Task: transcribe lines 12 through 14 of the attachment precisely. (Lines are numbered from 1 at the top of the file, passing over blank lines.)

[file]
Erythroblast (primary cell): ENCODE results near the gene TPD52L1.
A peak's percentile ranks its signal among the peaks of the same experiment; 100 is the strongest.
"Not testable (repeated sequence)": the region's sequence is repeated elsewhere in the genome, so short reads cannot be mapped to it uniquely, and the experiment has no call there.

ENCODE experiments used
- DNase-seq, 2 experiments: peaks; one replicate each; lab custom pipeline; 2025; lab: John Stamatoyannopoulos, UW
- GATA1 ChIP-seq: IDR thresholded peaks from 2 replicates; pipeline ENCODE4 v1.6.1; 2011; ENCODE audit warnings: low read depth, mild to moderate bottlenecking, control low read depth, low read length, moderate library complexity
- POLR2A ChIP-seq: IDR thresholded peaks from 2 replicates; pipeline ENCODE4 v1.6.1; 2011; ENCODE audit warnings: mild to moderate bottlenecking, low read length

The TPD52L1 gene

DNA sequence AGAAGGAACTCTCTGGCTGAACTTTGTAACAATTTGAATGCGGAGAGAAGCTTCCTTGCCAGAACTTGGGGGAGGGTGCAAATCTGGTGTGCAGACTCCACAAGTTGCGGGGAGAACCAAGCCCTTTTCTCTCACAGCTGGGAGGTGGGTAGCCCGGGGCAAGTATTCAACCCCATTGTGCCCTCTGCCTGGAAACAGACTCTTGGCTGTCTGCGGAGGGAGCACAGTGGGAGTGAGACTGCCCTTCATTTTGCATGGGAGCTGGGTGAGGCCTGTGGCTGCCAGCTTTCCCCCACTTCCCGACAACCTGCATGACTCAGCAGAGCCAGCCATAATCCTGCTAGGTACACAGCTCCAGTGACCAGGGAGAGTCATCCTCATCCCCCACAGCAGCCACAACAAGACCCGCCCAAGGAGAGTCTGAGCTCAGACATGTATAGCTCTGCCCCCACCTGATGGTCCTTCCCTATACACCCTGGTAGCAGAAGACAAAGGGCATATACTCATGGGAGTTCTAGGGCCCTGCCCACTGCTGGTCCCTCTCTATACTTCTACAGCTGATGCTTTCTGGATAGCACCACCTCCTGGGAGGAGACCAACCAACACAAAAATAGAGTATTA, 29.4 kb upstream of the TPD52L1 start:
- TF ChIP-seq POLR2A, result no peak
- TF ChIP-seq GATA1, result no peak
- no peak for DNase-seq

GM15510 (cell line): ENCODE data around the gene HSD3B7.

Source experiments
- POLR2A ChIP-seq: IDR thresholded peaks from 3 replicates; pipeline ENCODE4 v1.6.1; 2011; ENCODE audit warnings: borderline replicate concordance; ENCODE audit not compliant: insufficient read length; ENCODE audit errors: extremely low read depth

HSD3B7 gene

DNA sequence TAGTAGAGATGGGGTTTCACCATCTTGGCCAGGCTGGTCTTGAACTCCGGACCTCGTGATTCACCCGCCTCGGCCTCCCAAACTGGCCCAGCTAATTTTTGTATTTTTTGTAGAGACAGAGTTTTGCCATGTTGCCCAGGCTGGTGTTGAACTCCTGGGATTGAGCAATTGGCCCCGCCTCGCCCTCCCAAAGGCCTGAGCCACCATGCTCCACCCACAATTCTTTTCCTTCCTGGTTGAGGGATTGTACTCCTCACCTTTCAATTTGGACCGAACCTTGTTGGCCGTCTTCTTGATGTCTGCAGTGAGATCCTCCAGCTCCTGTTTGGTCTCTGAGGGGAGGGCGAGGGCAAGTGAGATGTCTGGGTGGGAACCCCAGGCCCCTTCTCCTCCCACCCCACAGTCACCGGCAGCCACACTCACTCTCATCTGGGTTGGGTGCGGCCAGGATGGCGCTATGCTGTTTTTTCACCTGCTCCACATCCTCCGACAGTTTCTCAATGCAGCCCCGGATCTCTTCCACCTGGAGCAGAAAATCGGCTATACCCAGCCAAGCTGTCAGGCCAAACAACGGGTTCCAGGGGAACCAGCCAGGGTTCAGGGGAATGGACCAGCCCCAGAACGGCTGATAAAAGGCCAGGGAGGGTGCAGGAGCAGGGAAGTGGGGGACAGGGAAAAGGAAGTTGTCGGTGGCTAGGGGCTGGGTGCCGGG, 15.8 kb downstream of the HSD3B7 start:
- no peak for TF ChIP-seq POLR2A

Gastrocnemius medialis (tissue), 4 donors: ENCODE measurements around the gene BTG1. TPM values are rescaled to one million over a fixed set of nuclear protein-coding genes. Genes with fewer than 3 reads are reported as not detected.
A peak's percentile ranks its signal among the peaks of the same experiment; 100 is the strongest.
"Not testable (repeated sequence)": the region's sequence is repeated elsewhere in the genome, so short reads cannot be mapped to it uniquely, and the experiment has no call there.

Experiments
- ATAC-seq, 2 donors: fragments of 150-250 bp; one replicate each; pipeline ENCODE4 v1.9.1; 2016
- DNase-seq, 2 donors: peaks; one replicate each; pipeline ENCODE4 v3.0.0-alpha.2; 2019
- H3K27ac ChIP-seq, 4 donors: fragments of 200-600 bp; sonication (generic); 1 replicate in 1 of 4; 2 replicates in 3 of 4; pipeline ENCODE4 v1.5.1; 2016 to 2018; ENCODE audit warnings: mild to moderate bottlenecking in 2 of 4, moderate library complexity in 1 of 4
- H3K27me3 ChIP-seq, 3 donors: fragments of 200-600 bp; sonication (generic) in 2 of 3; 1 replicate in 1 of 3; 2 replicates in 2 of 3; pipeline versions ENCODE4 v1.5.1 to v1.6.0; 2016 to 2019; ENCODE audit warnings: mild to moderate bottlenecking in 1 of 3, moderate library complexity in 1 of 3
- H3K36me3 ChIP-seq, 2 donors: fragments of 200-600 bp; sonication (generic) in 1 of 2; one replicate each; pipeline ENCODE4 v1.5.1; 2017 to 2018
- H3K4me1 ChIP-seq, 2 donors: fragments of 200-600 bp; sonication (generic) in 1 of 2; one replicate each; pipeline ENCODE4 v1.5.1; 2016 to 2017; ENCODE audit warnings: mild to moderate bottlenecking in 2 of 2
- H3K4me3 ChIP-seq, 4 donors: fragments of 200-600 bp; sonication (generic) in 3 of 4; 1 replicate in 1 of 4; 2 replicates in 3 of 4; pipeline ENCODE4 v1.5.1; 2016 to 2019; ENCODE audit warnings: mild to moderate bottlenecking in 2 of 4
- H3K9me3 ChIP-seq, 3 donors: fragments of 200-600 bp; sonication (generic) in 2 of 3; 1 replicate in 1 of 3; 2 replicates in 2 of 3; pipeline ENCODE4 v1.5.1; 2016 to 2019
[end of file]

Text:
- no peak for DNase-seq

GM15510 (cell line): ENCODE data around the gene HSD3B7.

Source experiments